Queens purchased from far away locations, typically from southern state, do not survive well in the cool damp Northwest. To avoid this yearly high hive loss and cost, Northwest Queens has stepped up to offer the following:

1. A management philosophy that allows for “Sustainable Beekeeping”. Applying this approach, all losses are replaced from within, not purchased yearly. This keeps your apiary genetics closed to outside potentially undesirable factors. New genetics should only be added after careful evaluation and should be a part of your diversity plan.

2. Northwest Queens’ ongoing mission is to develop queens suited for the Northwest climate that are very disease and parasite resistant without compromising honey production. Here we have taken a strong position on not using any form of treatment, natural or otherwise, just “bees in a box”.

3. Improvements in the hive design will be made to address unique climate factors as well as creating a more hostile environment for their enemies. This will include methods to reduce the moisture within the hive as well as ways to minimize the residual poison that can enter the hive from the wax in the purchased comb starter foundation used in the frames.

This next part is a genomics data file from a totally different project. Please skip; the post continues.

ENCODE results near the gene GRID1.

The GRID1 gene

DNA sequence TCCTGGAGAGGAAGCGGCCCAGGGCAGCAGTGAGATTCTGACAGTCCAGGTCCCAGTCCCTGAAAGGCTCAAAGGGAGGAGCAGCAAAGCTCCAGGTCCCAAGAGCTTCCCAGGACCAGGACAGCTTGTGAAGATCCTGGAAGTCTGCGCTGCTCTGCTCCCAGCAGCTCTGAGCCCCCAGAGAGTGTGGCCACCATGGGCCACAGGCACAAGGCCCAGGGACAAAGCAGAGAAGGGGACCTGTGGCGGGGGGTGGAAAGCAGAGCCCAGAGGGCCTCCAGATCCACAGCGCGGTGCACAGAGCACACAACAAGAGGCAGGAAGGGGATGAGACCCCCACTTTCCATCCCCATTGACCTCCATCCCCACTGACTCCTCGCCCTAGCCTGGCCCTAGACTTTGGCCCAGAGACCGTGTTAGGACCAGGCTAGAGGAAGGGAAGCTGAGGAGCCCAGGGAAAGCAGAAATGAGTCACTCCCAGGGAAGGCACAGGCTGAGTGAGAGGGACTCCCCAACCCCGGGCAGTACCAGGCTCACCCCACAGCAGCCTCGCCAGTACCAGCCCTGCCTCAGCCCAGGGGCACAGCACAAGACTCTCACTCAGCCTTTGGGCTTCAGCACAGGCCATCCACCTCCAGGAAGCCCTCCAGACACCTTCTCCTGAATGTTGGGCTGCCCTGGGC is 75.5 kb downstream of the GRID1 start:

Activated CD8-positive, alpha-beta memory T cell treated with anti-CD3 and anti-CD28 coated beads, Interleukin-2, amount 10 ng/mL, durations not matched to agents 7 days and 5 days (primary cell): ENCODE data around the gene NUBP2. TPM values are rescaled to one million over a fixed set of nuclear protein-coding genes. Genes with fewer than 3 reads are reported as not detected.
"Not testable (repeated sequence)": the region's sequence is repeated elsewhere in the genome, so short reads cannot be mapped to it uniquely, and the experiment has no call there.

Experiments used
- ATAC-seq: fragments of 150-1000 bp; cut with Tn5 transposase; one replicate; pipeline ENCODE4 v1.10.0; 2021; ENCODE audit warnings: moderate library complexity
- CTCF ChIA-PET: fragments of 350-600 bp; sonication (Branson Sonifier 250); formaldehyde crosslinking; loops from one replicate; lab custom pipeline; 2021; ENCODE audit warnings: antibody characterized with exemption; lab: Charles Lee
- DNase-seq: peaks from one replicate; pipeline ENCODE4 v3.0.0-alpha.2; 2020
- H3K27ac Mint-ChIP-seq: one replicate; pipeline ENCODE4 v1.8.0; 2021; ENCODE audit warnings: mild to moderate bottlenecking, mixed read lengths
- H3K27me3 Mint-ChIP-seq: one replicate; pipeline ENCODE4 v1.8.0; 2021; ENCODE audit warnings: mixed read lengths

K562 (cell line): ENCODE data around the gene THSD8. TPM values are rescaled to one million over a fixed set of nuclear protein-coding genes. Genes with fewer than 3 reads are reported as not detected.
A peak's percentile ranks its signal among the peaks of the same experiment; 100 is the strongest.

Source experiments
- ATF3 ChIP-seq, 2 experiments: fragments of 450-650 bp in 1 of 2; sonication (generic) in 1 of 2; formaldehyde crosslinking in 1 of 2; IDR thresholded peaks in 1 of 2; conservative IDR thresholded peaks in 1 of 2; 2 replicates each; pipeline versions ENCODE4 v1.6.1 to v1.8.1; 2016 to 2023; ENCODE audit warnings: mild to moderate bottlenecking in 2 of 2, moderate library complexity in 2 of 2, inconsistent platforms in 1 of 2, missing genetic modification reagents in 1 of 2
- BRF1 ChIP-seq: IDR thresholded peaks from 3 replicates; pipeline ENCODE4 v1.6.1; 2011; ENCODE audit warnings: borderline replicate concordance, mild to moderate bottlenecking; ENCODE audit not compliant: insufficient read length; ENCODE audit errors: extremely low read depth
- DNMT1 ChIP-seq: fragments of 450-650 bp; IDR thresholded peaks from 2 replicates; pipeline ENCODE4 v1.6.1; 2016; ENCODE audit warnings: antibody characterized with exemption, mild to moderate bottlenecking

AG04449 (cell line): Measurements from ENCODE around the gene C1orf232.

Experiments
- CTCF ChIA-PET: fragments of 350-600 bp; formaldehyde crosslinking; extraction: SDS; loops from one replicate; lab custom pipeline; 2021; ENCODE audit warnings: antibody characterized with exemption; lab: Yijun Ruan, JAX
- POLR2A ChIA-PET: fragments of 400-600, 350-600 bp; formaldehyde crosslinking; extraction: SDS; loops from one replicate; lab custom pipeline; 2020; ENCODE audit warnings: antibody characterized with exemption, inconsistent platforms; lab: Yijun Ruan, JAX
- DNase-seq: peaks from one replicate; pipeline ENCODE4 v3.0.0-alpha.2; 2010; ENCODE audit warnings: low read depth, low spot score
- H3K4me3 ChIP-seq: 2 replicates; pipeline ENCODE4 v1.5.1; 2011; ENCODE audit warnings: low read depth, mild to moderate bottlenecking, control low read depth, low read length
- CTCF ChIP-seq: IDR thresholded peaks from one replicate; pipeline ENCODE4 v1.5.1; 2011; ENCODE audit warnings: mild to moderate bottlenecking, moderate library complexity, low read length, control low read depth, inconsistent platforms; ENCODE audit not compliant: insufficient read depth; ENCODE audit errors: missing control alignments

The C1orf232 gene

4. Finding electronic solutions to manage pest problems and wirelessly reporting hive status. This will slowly begin to show up on the new website, HivePatrol.com. I’ve been working for years on a safe electronic method for reducing the varroa mite levels within the hive. This year 2018 will test new approaches to the in hive portion. Prototype testing so far has exposed shortcomings that has been addressed and need to be tested in the coming months.

Over the many years of queen distribution we are building a team of beekeepers with similar views as our. Their input helps greatly in the selection process. If you have common goals aligned with what we are doing, now is the time to become part of this effort. This is the plan, and many more years of hard work are required to reach it.

I hope you will want to be part of this,

Mark Adams

P.S. My costs are high and little is free. I go through a little shy of two tons of sugar a year feeding my nuc’s. I’ve added ads (I don’t have the time to read them all or endorse) to my site in hopes you will click on them with some interest so I might generate needed funding. Thanks

Winter 2008 in the Northwest:

Winter 2008 in the Northwest